Given the above context, to most youth, the national youth day is an ideological tool which is meant to blind youths and divert them from the real situation they are facing. These sentiments below are shared by Rodrick Moyo a recent University graduate.

“Making up the largest population percentage in Zimbabwe yet we are the ones suffering the most. As if almost being totally disenfranchised by the socio-economic problems bedevilling the country was not enough, youths were at the epicentre of machete violence, the floods which wreaked havoc in Binga recently leaving a trail of destruction and displacing several including the same young people.

“Strikingly this day falls on the herald of the Decade of Action, a decade to deliver a prosperous Africa. The Decade of Action calls for accelerating sustainable solutions to all the world’s biggest challenges-ranging from poverty and gender to climate change, inequality and closing the finance gap.

“It would be a sad day for any youth movement to celebrate this fallacy unless and until youths are included in policy formulation not as passive participants but active contributors to national development. When that happens, then we will start talking of a national youth day. Economically we are struggling so there is need to open more opportunities for youths. We need farms, mining opportunities, not to be left out is our demand for greater representation in politics,” he adds.

Having a well written Constitution and faithful adherence and implementation of the supreme law is another. Departing from the Constitution is never justifiable.

As we celebrate the day it is important for all and sundry to;

  • Remove all discriminatory policies that hinder the full participation of young people in social, political and economic development;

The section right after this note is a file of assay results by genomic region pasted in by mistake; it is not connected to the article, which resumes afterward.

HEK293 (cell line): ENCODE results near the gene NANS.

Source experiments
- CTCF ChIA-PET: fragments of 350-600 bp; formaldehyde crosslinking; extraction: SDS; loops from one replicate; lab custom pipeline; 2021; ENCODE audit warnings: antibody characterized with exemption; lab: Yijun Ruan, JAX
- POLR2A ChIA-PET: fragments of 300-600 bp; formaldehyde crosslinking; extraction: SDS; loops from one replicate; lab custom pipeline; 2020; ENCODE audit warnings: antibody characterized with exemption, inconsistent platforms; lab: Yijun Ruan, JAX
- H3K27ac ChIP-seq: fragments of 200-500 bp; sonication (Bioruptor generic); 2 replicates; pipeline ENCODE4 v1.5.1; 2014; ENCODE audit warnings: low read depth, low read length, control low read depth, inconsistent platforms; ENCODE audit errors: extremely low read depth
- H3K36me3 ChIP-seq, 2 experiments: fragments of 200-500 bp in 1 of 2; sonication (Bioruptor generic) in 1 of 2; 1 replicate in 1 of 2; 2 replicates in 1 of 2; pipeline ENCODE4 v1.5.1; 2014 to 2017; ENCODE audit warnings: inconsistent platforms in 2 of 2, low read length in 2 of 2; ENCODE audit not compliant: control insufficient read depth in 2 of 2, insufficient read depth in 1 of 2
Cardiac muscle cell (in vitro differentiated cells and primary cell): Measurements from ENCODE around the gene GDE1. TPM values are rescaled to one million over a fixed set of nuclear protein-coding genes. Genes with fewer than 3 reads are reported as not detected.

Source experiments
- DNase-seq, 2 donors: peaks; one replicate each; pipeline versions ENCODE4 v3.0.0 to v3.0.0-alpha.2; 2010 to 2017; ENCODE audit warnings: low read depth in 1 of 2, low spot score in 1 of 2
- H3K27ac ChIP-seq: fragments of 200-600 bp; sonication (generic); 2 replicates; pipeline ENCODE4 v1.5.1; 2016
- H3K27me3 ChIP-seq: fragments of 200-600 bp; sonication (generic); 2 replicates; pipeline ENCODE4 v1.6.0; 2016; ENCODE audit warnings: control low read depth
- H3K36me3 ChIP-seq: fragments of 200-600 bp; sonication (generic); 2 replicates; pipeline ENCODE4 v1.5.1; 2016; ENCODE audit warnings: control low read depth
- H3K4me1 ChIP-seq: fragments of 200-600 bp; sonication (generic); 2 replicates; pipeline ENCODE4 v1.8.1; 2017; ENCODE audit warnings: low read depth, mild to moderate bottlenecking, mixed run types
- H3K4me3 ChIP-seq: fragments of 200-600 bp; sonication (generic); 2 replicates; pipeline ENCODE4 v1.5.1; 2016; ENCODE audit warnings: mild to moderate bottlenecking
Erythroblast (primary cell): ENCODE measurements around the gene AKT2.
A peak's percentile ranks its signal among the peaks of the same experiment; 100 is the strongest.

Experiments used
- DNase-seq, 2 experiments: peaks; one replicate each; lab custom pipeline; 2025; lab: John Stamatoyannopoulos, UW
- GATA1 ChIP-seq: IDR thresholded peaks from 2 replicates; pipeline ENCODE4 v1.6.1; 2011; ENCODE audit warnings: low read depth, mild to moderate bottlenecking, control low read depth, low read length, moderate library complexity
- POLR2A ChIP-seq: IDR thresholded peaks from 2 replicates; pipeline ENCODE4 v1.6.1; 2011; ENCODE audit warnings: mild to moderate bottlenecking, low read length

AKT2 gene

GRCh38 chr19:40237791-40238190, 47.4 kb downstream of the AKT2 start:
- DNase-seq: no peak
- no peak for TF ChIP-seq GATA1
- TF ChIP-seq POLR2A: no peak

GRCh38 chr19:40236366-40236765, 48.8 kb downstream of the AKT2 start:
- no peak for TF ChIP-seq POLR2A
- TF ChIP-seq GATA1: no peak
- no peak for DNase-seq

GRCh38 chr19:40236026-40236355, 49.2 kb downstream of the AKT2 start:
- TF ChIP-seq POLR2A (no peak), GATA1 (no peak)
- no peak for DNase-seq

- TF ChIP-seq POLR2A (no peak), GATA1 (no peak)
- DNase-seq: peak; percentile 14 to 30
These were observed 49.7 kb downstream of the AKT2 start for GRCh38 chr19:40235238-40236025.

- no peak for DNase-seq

• The dire economic situation has forced youths to participate in artisanal and small-scale mining (ASM). To expand opportunities for youth in the ASM sector, youth empowerment and employment strategies including programs that are designed to provide financial and technical support to uplift their status should be implemented;
  • Some of the initiatives that government can implement include creating an enabling environment for licensing, registration of the youths;
  • The youths could also consider forming their own consortia that can focus on developing interventions that are specific to their needs;
  • The government must fully decriminalize the sector by formalizing ASM including  creating departments to monitor the ASM sector and ensure that information on their activities and especially tax payment is captured, analysed and utilised to promote sustainable development;
  • The bludgeoning youth population should commensurate with Youth community centres where the youths are taught diverse skills and given the platform to explore their capabilities;
  • Addressing gender issues is critical, a comprehensive gender strategy is needed so that gender concerns are addressed in the country’s development programs;
  • Policies are likely to be successful if youth issues are well integrated into national policy formulation and implementation mechanisms.

If these recommendations are addressed, maybe we can have more young people recognising the 21st of February and seeing it as a day worth celebrating.